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Page 253 - So dear to Heaven is saintly chastity, That when a soul is found sincerely so, A thousand liveried angels lackey her, Driving far off each thing of sin and guilt, And in clear dream, and solemn vision, Tell her of things that no gross ear can hear...
Page 44 - Turned only to the grove his horse's reins, The grove I named before ; and, lighted there, A woodbine garland sought to crown his hair ; Then turned his face against the rising day, And raised his voice to welcome in the May : " For thee, sweet month, the groves green liveries wear, If not the first, the fairest of the year : For thee the Graces lead the dancing Hours, And Nature's ready pencil paints the flowers : When thy short reign is past, the feverish Sun The sultry tropic fears, and moves...
Page 262 - Scared at thy frown terrific, fly Self-pleasing Folly's idle brood, Wild Laughter, Noise, and thoughtless Joy, And leave us leisure to be good. Light they disperse, and with them go The summer friend, the flatt'ring foe ; By vain Prosperity received, To her they vow their truth, and are again believed.
Page 144 - I find his Grace my very good Lord indeed, and I believe he doth as singularly favour me as any subject within this realm ; howbeit, son Roper, I may tell thee, I have no cause to be proud thereof ; for if my head would win him a castle in France (for then there was war between us) it should not fail to go.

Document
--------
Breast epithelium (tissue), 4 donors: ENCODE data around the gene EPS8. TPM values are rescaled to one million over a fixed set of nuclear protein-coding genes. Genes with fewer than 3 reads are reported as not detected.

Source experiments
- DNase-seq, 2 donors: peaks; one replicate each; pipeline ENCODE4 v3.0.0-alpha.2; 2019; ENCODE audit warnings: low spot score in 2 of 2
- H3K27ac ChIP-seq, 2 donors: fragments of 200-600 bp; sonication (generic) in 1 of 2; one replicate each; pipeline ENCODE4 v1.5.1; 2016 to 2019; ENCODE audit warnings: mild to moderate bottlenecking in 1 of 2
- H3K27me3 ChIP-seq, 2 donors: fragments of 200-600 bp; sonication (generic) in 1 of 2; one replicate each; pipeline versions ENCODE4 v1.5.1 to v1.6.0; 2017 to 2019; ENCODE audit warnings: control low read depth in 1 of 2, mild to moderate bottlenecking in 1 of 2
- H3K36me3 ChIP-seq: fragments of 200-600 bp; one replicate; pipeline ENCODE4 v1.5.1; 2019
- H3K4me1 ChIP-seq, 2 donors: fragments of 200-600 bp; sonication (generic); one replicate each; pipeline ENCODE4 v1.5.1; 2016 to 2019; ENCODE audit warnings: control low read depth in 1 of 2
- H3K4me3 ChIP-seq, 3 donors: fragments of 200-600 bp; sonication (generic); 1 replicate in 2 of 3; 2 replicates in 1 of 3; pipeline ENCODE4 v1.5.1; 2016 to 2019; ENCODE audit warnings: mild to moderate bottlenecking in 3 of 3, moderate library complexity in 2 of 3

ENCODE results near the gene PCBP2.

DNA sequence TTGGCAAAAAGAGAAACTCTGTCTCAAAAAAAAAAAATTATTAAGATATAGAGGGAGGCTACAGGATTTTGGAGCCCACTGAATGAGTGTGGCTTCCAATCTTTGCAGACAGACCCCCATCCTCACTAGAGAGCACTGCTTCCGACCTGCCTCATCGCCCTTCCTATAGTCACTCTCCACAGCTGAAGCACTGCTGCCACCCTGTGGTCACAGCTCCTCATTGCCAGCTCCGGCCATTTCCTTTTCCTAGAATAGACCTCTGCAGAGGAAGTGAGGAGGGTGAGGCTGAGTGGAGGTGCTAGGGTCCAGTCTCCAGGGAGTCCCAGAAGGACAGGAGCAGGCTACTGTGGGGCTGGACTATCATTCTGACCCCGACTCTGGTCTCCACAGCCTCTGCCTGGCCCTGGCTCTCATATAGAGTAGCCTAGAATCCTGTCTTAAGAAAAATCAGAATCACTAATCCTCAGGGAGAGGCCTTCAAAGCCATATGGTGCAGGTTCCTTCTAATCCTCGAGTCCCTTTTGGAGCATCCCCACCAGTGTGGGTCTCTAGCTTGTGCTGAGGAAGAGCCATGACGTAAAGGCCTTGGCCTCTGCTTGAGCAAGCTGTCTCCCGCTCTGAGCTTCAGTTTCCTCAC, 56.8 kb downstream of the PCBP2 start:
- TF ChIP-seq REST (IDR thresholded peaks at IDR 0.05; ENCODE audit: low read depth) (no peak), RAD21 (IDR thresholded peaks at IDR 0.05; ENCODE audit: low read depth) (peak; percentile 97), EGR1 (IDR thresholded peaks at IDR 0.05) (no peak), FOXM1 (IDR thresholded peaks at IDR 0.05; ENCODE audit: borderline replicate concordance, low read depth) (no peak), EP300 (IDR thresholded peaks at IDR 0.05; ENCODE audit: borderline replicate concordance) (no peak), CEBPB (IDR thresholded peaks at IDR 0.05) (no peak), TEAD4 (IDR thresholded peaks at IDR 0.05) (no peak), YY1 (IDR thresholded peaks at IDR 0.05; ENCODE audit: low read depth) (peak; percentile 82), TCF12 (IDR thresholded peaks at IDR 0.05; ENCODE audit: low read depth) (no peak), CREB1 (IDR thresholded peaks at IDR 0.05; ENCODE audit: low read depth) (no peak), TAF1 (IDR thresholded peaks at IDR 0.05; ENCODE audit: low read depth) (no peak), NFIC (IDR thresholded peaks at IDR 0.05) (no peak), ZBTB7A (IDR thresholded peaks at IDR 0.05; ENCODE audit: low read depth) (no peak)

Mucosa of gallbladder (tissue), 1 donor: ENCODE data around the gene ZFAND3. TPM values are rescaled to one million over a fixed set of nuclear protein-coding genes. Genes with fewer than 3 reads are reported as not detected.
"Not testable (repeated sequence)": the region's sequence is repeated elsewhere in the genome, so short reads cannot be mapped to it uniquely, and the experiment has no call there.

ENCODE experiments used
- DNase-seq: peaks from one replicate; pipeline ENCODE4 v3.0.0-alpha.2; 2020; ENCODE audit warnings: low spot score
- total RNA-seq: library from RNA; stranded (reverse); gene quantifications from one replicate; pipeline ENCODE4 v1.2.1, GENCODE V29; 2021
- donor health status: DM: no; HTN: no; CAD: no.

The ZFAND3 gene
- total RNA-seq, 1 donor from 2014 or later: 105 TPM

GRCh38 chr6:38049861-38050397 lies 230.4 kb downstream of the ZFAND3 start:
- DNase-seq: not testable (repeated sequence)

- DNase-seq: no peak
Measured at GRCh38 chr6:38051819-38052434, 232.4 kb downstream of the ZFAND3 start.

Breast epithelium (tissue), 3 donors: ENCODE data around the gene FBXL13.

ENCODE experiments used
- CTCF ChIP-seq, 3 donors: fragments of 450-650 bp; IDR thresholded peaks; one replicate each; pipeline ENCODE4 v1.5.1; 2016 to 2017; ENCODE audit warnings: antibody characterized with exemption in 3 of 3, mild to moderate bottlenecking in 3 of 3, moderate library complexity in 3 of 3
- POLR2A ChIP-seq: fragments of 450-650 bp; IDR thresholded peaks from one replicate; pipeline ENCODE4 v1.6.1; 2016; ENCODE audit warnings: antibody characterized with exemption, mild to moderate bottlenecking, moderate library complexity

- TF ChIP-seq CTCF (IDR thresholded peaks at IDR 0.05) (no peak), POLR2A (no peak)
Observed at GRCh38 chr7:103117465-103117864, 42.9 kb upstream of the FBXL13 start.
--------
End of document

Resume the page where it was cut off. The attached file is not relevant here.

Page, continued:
Page 15 - The diligence of trades and noiseful gain, And luxury more late, asleep were laid : All was the Night's ; and in her silent reign No sound the rest of Nature did invade.
Page 15 - The ghosts of traitors from the Bridge descend, With bold fanatic spectres to rejoice; About the fire into a dance they bend And sing their sabbath notes with feeble voice.
Page 299 - I see the matter against me how it is framed; but if I had served God as diligently as I have done the king, he would not have given me over in my grey hairs. Howbeit this is the just reward that I must receive for my worldly diligence and pains that I have had to do him service; only to satisfy his vain pleasure, not regarding my godly duty.
Page 299 - I assure you I have often kneeled before him in his privy chamber on my knees, the space of an hour or two, to persuade him from his will and appetite : but I could never bring to pass to dissuade him therefrom.
Page 217 - Plate of all sorts most curiously wrought, Of facions new, I past not of the old, No vessell but sylver before me was brought, Full of dayntes vyands, the some cannot be told ; I dranke my wynne alwayes in sylver and in gold : And daylye to serve me, attendyng on my table, Servaunts I had bothe worshipfull and honorable.1 'Craftely entaylled as connyng could devise...